Thirteen-year-old Laura was last seen leaving her apartment complex located in the 7930 block of Serita Street in Houston, Texas on March 10, 2002 to walk to the Broadway Convenience Store (which is housed inside the Conoco gas station in the 2600 block of Broadway Street, which is located less than 100 feet behind her residence) to purchase a newspaper for her spring break school project.
After several minutes had passed, Laura's mother went to the gas station where an employee told her that Laura arrived at the store alone, bought a newspaper and then left shortly afterwards. She has never been heard from again.
Laura's mother reported her daughter missing shortly thereafter. Later that evening, Laura's shoes and her newspaper were discovered scattered inside a parking lot between her apartment complex and an extensive search of the area produced no clues as to her whereabouts.
Witnesses reported observing a full-size, mid-1980s red/maroon cargo van near the store around the time of Laura's disappearance.
The vehicle was two-tone and had a large-sized white or light-colored stripe painted along its center and had a gray-colored bumper. The sliding door on the right side of the van had a window; witnesses said that the window behind the door may have been missing and plywood concealed its opening; it was apparently a work-related vehicle and appeared to be faded and in worn condition. Additional reports stated that the van had rear windows, but may have been missing its side windows.
A resident near Broadway Street reported seeing the van at approximately 10:00 p.m. on the night of Laura's disappearance, but the witness did not contact law enforcement officials until April 2002 (a month after Laura's disappearance). The individual said that he did not realize the information may have been vital to the case at the time.
The witness also said that the van's sliding door was open and reported observing an unidentified Hispanic or Caucasian male near the scene. The vehicle was parked in the same lot where Laura's shoes and newspaper were discovered.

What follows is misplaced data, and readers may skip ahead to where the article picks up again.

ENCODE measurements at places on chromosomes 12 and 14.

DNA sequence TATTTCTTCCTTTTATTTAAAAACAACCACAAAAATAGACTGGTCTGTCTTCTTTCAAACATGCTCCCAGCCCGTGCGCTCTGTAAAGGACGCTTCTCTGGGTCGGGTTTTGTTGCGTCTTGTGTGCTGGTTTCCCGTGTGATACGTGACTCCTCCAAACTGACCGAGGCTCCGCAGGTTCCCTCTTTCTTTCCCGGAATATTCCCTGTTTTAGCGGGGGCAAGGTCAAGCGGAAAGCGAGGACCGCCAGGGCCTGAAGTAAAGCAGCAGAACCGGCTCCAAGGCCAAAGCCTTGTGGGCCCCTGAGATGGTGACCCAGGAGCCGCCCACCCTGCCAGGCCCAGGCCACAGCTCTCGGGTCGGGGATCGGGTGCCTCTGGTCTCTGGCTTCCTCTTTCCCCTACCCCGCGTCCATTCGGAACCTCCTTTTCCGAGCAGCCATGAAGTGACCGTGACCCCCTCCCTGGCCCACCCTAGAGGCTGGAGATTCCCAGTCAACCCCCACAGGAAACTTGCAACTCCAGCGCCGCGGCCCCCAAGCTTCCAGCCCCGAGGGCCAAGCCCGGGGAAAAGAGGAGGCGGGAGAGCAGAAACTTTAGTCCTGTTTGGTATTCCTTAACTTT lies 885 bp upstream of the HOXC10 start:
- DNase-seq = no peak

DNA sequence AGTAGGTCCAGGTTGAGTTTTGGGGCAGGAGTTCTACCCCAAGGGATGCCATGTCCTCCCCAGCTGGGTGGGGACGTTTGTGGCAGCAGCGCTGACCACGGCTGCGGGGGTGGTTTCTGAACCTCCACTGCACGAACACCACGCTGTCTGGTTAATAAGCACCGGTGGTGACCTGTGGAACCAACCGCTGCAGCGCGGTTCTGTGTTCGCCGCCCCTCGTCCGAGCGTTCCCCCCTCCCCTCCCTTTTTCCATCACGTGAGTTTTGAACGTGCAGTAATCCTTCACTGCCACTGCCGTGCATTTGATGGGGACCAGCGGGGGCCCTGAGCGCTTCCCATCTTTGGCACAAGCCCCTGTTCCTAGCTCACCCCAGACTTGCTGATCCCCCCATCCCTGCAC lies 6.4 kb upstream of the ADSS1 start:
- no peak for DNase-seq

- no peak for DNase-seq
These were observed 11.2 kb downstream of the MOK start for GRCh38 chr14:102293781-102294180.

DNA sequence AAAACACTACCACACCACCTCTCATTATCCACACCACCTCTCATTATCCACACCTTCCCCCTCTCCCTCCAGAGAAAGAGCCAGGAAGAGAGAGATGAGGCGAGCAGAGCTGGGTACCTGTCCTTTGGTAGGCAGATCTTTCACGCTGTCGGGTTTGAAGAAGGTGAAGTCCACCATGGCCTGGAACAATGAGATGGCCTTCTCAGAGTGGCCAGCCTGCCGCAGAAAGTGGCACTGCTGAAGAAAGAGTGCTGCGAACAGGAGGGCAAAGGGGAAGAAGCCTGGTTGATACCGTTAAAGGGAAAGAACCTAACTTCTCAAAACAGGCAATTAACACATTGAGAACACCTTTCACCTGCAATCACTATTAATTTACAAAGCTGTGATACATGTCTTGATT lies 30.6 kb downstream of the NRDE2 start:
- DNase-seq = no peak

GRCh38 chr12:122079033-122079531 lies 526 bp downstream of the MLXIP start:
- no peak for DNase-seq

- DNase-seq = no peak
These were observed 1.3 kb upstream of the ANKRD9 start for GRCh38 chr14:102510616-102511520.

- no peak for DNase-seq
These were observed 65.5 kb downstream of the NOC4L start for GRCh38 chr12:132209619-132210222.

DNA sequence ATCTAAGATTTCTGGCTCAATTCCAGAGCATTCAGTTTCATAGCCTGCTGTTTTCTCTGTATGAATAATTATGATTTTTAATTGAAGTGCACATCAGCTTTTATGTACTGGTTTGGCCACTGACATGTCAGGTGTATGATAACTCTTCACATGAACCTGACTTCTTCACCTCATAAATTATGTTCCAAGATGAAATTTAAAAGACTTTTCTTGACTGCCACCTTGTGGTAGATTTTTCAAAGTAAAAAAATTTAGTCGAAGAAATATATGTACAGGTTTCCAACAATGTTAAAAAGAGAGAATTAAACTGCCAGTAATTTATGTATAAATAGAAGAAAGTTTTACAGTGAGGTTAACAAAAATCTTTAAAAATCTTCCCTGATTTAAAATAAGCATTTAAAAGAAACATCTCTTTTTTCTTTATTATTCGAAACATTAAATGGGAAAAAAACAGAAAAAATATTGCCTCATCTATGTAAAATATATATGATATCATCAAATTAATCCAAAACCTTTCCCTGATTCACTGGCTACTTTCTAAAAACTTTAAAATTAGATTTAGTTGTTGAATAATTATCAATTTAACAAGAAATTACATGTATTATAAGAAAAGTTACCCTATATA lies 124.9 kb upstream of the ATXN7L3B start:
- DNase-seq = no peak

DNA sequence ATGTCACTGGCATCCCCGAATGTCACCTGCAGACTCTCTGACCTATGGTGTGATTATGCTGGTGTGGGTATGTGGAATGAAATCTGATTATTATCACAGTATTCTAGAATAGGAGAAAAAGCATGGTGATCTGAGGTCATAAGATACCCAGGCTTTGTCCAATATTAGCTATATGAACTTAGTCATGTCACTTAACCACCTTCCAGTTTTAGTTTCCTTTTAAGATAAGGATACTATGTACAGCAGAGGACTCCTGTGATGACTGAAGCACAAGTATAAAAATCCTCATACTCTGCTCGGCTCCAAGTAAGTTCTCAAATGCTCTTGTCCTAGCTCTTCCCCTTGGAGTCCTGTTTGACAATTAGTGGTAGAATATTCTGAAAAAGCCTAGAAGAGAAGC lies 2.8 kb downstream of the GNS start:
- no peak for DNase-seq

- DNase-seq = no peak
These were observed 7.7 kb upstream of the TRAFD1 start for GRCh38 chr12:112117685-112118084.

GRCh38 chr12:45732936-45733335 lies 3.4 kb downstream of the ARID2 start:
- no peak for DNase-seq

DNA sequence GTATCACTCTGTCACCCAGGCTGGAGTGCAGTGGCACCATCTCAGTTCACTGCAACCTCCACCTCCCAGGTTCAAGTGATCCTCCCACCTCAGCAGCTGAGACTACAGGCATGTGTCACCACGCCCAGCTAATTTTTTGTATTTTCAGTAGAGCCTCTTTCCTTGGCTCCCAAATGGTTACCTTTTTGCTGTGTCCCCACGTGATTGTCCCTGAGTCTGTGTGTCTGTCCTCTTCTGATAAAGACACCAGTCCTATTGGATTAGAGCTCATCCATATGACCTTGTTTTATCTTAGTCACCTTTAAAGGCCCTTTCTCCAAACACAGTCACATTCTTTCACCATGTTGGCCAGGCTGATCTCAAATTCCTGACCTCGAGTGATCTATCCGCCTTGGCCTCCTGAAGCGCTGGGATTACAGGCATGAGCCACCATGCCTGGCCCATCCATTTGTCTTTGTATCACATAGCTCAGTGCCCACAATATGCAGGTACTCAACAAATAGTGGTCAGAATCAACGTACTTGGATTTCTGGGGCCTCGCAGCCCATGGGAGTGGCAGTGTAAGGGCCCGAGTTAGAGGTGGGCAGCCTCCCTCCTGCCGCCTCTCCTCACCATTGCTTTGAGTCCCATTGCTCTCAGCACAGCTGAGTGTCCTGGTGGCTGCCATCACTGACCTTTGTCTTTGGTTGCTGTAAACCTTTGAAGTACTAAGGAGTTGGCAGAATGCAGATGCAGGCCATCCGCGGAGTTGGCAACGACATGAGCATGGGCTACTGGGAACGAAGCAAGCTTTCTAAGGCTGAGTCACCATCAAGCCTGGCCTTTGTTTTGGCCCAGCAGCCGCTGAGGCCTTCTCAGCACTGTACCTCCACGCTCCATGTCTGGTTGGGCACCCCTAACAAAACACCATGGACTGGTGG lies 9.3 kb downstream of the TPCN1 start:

In February of 2003, Laura's disappearance was linked to three men: Walter Alexander Sorto, Edgardo Rafael Cubas, and Eduardo Navarro. Sorto is from El Salvador and Cubas is from Honduras. They went on a crime spree of robberies, rapes and murders in the predominantly Hispanic east side of Houston. Navarro was charged with driving the getaway car, but he was not directly involved in the murders.
Blood that was found in a SUV which belonged to Cubas's father was linked to Laura's DNA, and semen matching one of the suspects was also located in the car as well. Cubas admitted that he, Sorto, and Navarro occasionally borrowed the vehicle. Semen matching one of the suspects was also located in the car.
Cubas and Sorto were charged with capital murder in the deaths of two adult waitresses and a 15-year-old girl. Navarro was charged in the same offenses, but he could not face the death penalty because he was only fifteen years old at the time of the crimes.
Sorto and Cubas were ultimately convicted of capital murder and sentenced to death; both are awaiting execution. Navarro pleaded guilty to a lesser charge of aggravated robbery and was sentenced to 13 years in prison, but none of the suspects were charged in Laura's case due to lack of evidence.
Laura is fluent in both English and Spanish. Her favorite color is maroon and her favorite number is one. She is described as having a shy, reserved nature, is very organized and enjoys journal-keeping & records her activities.
Foul play is suspected in Laura's disappearance, but no charges have been filed in her case and as of 2018, her case remains unsolved.
Laura is described as a Hispanic female with black hair with brown highlights & brown eyes. She has pierced ears, a scar on her upper right arm and wore a full set of orthodontic braces on her teeth at the time of her disappearance.
She was last seen wearing a blue & white checkered dress and probably no socks or shoes.